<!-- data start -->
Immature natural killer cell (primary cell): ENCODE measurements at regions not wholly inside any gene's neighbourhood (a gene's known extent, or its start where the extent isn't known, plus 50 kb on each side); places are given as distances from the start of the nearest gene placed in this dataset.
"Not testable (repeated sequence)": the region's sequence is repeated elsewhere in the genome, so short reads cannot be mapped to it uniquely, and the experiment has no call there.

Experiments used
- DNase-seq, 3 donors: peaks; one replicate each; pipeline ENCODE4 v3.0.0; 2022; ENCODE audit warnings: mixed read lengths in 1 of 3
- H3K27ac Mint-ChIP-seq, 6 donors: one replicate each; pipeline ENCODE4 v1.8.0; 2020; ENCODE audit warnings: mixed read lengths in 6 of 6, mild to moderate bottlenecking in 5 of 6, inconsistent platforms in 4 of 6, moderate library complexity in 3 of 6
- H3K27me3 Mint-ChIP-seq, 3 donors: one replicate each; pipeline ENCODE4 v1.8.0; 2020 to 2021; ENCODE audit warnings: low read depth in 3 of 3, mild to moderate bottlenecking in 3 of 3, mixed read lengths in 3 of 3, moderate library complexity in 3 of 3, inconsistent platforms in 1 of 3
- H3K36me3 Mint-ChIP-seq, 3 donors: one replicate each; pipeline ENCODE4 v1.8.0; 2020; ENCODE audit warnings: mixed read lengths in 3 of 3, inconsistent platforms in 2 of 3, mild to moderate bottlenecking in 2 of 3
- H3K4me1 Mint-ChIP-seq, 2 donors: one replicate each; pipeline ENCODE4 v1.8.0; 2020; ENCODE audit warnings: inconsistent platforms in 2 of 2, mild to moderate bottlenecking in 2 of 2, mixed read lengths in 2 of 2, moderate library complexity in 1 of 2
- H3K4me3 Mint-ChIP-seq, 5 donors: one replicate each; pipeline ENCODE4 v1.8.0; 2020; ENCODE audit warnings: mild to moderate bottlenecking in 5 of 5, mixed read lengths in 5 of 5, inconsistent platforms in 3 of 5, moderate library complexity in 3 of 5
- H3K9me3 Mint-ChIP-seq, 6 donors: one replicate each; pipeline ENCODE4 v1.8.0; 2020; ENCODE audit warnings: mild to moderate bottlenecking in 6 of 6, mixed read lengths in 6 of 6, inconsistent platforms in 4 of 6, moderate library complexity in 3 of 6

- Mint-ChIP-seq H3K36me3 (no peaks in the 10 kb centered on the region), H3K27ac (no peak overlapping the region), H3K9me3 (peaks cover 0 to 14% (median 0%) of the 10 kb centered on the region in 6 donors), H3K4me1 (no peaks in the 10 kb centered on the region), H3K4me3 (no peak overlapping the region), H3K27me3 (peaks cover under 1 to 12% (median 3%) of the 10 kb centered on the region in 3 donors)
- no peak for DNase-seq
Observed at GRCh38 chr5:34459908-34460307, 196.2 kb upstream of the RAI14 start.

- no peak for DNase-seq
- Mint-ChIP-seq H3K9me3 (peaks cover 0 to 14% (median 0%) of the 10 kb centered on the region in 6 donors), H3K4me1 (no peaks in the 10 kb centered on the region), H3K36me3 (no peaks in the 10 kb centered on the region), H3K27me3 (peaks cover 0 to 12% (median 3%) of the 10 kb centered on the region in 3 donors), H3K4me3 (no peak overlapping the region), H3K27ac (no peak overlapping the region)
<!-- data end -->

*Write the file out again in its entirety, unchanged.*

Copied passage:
Immature natural killer cell (primary cell): ENCODE measurements at regions not wholly inside any gene's neighbourhood (a gene's known extent, or its start where the extent isn't known, plus 50 kb on each side); places are given as distances from the start of the nearest gene placed in this dataset.
"Not testable (repeated sequence)": the region's sequence is repeated elsewhere in the genome, so short reads cannot be mapped to it uniquely, and the experiment has no call there.

Experiments used
- DNase-seq, 3 donors: peaks; one replicate each; pipeline ENCODE4 v3.0.0; 2022; ENCODE audit warnings: mixed read lengths in 1 of 3
- H3K27ac Mint-ChIP-seq, 6 donors: one replicate each; pipeline ENCODE4 v1.8.0; 2020; ENCODE audit warnings: mixed read lengths in 6 of 6, mild to moderate bottlenecking in 5 of 6, inconsistent platforms in 4 of 6, moderate library complexity in 3 of 6
- H3K27me3 Mint-ChIP-seq, 3 donors: one replicate each; pipeline ENCODE4 v1.8.0; 2020 to 2021; ENCODE audit warnings: low read depth in 3 of 3, mild to moderate bottlenecking in 3 of 3, mixed read lengths in 3 of 3, moderate library complexity in 3 of 3, inconsistent platforms in 1 of 3
- H3K36me3 Mint-ChIP-seq, 3 donors: one replicate each; pipeline ENCODE4 v1.8.0; 2020; ENCODE audit warnings: mixed read lengths in 3 of 3, inconsistent platforms in 2 of 3, mild to moderate bottlenecking in 2 of 3
- H3K4me1 Mint-ChIP-seq, 2 donors: one replicate each; pipeline ENCODE4 v1.8.0; 2020; ENCODE audit warnings: inconsistent platforms in 2 of 2, mild to moderate bottlenecking in 2 of 2, mixed read lengths in 2 of 2, moderate library complexity in 1 of 2
- H3K4me3 Mint-ChIP-seq, 5 donors: one replicate each; pipeline ENCODE4 v1.8.0; 2020; ENCODE audit warnings: mild to moderate bottlenecking in 5 of 5, mixed read lengths in 5 of 5, inconsistent platforms in 3 of 5, moderate library complexity in 3 of 5
- H3K9me3 Mint-ChIP-seq, 6 donors: one replicate each; pipeline ENCODE4 v1.8.0; 2020; ENCODE audit warnings: mild to moderate bottlenecking in 6 of 6, mixed read lengths in 6 of 6, inconsistent platforms in 4 of 6, moderate library complexity in 3 of 6

- Mint-ChIP-seq H3K36me3 (no peaks in the 10 kb centered on the region), H3K27ac (no peak overlapping the region), H3K9me3 (peaks cover 0 to 14% (median 0%) of the 10 kb centered on the region in 6 donors), H3K4me1 (no peaks in the 10 kb centered on the region), H3K4me3 (no peak overlapping the region), H3K27me3 (peaks cover under 1 to 12% (median 3%) of the 10 kb centered on the region in 3 donors)
- no peak for DNase-seq
Observed at GRCh38 chr5:34459908-34460307, 196.2 kb upstream of the RAI14 start.

- no peak for DNase-seq
- Mint-ChIP-seq H3K9me3 (peaks cover 0 to 14% (median 0%) of the 10 kb centered on the region in 6 donors), H3K4me1 (no peaks in the 10 kb centered on the region), H3K36me3 (no peaks in the 10 kb centered on the region), H3K27me3 (peaks cover 0 to 12% (median 3%) of the 10 kb centered on the region in 3 donors), H3K4me3 (no peak overlapping the region), H3K27ac (no peak overlapping the region)